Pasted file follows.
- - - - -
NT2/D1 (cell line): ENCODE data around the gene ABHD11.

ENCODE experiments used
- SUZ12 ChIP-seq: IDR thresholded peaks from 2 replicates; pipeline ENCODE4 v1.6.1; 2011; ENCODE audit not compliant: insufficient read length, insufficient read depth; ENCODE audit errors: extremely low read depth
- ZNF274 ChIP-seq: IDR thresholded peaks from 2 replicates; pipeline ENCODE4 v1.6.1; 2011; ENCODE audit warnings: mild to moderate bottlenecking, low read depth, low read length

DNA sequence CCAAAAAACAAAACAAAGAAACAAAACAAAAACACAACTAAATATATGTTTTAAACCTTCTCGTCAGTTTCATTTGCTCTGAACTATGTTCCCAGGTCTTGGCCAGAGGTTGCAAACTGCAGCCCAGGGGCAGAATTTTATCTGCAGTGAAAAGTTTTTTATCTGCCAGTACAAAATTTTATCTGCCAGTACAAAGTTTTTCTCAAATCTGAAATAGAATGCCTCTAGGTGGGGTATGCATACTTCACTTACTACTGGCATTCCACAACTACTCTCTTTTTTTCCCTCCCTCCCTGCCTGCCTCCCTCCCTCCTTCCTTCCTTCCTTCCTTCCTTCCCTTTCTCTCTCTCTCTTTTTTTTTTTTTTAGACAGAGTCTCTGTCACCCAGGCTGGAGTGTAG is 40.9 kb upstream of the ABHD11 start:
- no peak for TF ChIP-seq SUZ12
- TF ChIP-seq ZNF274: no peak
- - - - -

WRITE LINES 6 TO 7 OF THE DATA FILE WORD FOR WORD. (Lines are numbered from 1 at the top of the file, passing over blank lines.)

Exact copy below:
- no peak for TF ChIP-seq SUZ12
- TF ChIP-seq ZNF274: no peak